15 votes
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Pronunciation of 의

The rule to pronouncing ㅢ is: Like ㅣ when directly following a consonant: 무늬 (/무니/), 희망 (/히망/) Like ㅔ or ㅖ when used as a possessive marker: 구글의 정책 (/구그레 정책/), 너의 마음 (/너예 마음/) Like ㅣ in the middle of ...
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15 votes
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Did actual 한글 characters have different sounds?

Of course, every language undergo sound changes over time, and Korean was certainly not an exception. Let's go over each sounds and see how they changed. The current mainstream vowel change ...
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12 votes
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How was the obsolete character ㅿ pronounced?

We can't tell for sure, but Wikipedia puts it at either [z] (like in 'zoo'), or [ʝ̃], which would be a nasal version of [ʝ]. To pronounce [ʝ̃], say [j] like at the beginning of 여기 (or English 'yes'), ...
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  • 384
12 votes

Correct pronunciation when a syllable ends with two consonants

With the following pairs, the first consonant is pronounced: ㄳ, ㄵ, ㅄ, ㄼ, ㄽ, ㄾ, + any with ㅎ (ㄶ, ㅀ) 앉다 -> 안는다, 여덟 -> 여덜 핥다 -> 할다 With the following pairs, the second consonant is pronounced: ㄺ, ㄻ, ...
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12 votes

What are the biggest pronunciation / intonation features of English-speakers speaking Korean?

"The prosodic patterns of Korean and English are fundamentally different." English speakers will fail to highlight the first syllable of words with a higher pitch. Instead, English speakers will ...
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  • 1,953
11 votes

How can we infer the pronunciation of now obsolete Hangul characters?

ㅿ is a voiced dental fricative, hence /z/. The sound value is apparent from multiple sources of evidence: Earliest evidence for the sound is found in the 12th century text 鶏林類事 in which Korean words ...
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  • 415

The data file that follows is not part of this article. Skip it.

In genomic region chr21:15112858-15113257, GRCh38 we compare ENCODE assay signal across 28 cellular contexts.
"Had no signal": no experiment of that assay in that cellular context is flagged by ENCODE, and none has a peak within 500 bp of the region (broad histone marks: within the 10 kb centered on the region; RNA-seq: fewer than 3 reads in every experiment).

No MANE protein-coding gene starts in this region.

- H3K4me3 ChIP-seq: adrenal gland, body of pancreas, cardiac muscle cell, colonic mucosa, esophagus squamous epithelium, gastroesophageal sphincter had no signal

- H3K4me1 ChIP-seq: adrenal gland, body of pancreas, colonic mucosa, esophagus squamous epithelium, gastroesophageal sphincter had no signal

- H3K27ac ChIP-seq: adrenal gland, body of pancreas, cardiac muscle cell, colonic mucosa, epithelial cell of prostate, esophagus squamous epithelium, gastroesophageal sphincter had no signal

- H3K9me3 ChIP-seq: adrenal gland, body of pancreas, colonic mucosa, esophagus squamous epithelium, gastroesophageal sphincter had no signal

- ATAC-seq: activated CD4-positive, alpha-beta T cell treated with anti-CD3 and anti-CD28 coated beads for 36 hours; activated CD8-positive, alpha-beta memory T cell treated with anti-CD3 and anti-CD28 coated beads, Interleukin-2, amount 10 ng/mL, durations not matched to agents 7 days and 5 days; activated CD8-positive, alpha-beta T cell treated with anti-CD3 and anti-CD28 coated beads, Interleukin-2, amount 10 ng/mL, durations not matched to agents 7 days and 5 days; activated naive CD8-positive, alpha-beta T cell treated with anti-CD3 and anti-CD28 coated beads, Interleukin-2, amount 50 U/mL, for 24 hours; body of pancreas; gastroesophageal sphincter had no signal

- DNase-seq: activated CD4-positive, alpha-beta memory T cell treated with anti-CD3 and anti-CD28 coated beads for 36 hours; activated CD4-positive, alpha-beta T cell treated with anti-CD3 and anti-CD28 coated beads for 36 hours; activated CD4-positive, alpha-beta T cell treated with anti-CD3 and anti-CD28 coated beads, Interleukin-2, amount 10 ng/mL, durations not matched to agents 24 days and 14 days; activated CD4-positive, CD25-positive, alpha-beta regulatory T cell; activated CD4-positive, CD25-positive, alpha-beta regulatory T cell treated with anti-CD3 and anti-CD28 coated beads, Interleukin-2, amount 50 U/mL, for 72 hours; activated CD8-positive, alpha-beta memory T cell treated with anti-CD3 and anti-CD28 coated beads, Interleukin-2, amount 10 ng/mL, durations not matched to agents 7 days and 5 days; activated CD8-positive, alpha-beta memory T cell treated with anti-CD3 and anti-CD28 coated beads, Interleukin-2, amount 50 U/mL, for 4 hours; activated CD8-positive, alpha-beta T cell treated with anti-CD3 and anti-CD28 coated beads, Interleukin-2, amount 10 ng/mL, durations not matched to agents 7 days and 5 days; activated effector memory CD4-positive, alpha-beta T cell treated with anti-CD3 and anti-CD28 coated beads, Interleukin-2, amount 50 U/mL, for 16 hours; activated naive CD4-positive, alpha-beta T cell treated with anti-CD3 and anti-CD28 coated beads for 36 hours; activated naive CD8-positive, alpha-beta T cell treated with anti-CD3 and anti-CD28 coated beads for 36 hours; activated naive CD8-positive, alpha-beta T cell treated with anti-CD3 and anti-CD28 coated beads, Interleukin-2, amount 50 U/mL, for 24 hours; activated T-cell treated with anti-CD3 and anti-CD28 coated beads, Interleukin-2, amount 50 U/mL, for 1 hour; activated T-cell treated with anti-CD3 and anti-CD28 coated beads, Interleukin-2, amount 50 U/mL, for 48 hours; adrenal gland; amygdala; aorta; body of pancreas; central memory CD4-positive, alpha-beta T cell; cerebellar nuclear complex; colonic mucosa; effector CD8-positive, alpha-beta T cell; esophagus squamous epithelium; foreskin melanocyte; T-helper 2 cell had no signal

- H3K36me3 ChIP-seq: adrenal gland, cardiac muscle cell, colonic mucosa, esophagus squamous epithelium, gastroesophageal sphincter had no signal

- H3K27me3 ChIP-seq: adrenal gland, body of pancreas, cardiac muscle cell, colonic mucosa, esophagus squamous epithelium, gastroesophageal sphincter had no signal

11 votes

Why is 'ㅂ' in '박물관' pronounced as /p/ instead of /b/?

The Korean sound ㅂ does not correspond exactly to the English sounds /p/ and /b/. In fact, while the Revised Romanization uses a 'b' to represent initial ㅂ, the McCune-Reischauer romanization uses a '...
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10 votes
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Pronunciation of ㅚ

Nowadays, it is almost always pronounced as a diphthong just like 왜, i.e. as /wɛ/. In the past it was often pronounced as the monophthong /ø/ but has almost completely been replaced now by the ...
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10 votes
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Does standard Korean still contain any signs of being a tonal language?

According to The Korean Language by Iksop Lee and S. Robert Ramsey, modern Korean dialects have either tones or vowel lengths or neither, but never both (see map below). The authors do recognize that ...
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9 votes
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ㅗ and ㅛ sound about the same to me. Can they be used interchangeably?

In terms of combining sounds and real conversation people will understand what you mean imagine you said, "안녕하세오" really fast, they might not catch the difference. I'm my opinion however, I think ...
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Why is 눈 pronounced the way it is?

The phenomenon you're hearing has been described not just in academic literature but also in more modern learners' guides to the Korean language. It is an example of initial denasalisation. Basically, ...
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8 votes

Did actual 한글 characters have different sounds?

Yes! A good example is the vowel ㅐ(ae). As you can see it is a combination of ㅏ(a) and ㅣ(i). So its original sound was ㅏㅣ(ai). But now it is pronounced as ㅐ(ae). Add 1: An article from the Joongang ...